Inside the Renfe Sala Club Lounge:

The lounge itself was tastefully decorated, but not very well equipped. There were some drink machines, and a grapefruit juice dispenser. There were also some snacks similar to what was offered at a United Club, some mini muffins and individually wrapped cookies. There was beer and tonic water mix available but no spirits. The coffee machine dispensed its espressos into plastic cups, which was a little different. There were also a limited amount of free Spanish newspapers were on offer. 

Madrid Atocha Renfe Sala Club Lounge
Renfe AVE
Madrid – Barcelona (Madrid Puerta de Atocha -– Zargoza Deli – Barcelona Sants) 
AVE 03283 – Preferente Class (business –/ 3 class train)
08:20 AM – – 11:05 AM
May 23, 2012
Fare: Web
Cost: 70.60€ (per pax- one way)

As with other train stations, the platform number is not announced until about 30 minutes before departure. An announcement was made in the lounge and we headed over for another ticket check at the platform gate. There was a business line although it was not posted or marked. With another scan of the barcode, we entered in to the platform area. 

Renfe AVE Platforms

The Club (First Class) and Preferente (business class) were the closest cars to the train station itself (or the back of the train). I peered into Club cars as we walked by and there only appeared to be two passengers out of twelve seats occupied. There was a representative assisting Preferente passengers at our car door.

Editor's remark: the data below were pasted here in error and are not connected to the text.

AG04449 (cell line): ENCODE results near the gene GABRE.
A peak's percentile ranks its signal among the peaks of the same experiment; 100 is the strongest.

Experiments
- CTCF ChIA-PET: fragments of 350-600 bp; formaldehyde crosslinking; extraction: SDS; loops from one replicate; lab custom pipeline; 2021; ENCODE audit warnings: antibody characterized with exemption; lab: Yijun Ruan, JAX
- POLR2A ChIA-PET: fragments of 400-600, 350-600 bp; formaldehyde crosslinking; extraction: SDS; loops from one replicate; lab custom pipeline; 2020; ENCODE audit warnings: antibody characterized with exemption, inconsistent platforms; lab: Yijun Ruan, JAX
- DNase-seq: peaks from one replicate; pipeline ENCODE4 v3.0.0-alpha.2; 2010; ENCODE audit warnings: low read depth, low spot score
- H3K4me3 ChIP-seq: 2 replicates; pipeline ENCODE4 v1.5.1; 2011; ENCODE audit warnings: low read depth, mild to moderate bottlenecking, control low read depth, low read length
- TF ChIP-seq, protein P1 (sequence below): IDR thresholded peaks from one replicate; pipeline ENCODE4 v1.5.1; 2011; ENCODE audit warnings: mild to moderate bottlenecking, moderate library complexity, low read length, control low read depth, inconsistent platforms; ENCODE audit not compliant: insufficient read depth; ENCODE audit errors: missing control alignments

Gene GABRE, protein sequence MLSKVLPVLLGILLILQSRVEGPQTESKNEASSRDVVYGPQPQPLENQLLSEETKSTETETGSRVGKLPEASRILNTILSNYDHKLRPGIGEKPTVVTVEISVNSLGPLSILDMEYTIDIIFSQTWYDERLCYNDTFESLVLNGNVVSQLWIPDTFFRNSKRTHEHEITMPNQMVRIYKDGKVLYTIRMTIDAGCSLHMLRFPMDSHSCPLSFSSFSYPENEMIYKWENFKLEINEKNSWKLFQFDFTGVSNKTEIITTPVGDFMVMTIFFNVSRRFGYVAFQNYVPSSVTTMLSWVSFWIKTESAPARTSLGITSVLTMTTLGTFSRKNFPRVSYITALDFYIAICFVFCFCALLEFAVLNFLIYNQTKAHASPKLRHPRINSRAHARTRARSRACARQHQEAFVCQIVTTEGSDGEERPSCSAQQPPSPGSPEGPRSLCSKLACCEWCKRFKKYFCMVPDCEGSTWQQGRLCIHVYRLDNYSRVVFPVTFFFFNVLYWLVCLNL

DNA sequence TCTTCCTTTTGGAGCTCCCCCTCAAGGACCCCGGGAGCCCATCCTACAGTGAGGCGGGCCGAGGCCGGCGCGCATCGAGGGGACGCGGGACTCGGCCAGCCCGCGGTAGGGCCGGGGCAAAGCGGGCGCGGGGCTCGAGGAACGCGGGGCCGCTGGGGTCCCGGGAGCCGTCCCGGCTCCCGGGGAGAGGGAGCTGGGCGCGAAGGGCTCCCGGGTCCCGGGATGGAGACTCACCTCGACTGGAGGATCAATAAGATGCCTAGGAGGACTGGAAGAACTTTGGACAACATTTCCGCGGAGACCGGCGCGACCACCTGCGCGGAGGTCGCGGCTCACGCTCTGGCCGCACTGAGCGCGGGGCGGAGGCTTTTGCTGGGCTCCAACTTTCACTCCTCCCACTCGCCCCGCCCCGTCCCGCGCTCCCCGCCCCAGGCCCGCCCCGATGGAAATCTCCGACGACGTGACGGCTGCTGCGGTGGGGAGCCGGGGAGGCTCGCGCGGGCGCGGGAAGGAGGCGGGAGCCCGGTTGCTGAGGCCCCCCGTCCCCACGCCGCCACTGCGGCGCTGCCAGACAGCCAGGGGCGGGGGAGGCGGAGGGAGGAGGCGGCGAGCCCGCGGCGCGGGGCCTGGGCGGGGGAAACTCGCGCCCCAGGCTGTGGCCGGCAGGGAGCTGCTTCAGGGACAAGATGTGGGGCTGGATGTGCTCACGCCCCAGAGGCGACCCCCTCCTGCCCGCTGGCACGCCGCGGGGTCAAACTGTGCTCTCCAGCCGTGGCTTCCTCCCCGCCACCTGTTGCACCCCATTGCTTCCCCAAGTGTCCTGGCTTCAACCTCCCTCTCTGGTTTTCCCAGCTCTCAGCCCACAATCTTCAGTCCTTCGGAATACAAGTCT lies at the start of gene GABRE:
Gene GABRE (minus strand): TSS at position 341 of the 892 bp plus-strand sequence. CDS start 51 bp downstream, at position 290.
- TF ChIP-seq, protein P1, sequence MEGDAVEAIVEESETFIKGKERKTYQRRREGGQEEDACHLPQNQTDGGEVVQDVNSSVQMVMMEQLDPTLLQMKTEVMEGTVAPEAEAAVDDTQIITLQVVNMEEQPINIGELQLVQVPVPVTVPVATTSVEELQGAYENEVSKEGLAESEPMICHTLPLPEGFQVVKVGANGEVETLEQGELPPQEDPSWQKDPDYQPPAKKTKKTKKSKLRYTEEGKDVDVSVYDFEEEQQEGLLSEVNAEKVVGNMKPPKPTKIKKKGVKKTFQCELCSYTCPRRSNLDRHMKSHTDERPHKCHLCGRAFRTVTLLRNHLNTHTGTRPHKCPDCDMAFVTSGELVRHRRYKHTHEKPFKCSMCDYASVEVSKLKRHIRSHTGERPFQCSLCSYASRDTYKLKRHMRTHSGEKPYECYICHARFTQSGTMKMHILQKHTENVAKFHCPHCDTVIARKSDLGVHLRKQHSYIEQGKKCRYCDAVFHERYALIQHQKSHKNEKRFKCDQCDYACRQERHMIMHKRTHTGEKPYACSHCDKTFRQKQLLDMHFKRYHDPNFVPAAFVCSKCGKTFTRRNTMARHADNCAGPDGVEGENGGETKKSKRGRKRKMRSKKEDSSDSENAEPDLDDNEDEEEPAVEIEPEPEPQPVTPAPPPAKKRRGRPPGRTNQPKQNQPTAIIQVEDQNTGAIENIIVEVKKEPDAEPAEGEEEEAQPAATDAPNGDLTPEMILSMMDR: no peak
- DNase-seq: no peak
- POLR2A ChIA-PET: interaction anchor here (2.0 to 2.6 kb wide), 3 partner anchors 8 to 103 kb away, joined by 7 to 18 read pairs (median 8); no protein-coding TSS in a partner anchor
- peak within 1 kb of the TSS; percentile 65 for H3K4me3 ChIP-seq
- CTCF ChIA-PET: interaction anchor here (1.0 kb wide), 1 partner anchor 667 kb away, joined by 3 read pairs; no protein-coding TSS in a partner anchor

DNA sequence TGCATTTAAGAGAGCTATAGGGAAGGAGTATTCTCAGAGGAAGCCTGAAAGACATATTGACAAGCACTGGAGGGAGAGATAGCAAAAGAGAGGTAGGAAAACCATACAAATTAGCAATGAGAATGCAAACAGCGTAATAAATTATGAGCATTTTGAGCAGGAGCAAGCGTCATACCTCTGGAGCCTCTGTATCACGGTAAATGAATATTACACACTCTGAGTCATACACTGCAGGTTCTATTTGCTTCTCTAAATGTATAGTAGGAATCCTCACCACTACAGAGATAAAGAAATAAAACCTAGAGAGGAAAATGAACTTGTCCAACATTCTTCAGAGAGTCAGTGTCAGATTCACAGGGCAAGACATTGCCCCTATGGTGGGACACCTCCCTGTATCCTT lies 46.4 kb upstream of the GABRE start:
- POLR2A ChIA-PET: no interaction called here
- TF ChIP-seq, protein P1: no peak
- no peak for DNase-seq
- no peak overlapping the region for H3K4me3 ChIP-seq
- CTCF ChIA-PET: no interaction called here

Renfe AVE Preferente Boarding

We presented our tickets to the host at preferente who confirmed we were in the right place. The weight restrictions on the train ticket were 20kg a bag. I’m proud to say (or horrified to admit) that we were way over that; carrying snorkel gear, Thailand Tattler magazines and amenity kits from around the world. Thankfully there were no scales or checking of bag weights. 

I pulled our first bag on board and our host assisted with the second. There was luggage storage immediately by the door and there was plenty of room since most passengers appeared to be traveling lightly as business travelers. 

We found our way to our seats. Preferente class was set up in a 1-2 layout. The passengers were mostly business travelers working constantly on their laptops and iPad’s – very similar to North America’s travel circuit. There were a few older tourist travelers. We were among the youngest in the cabin. 

Renfe AVE Preferente Business Seat
Renfe AVE Preferente Business Cabin

We received a newspaper service, which was mostly Spanish newspapers. The only English newspaper was the International Herald Tribute. The newspaper service was followed by a warmed towel service of the similar style to the Kentucky Fried Kitchen Serviette variety.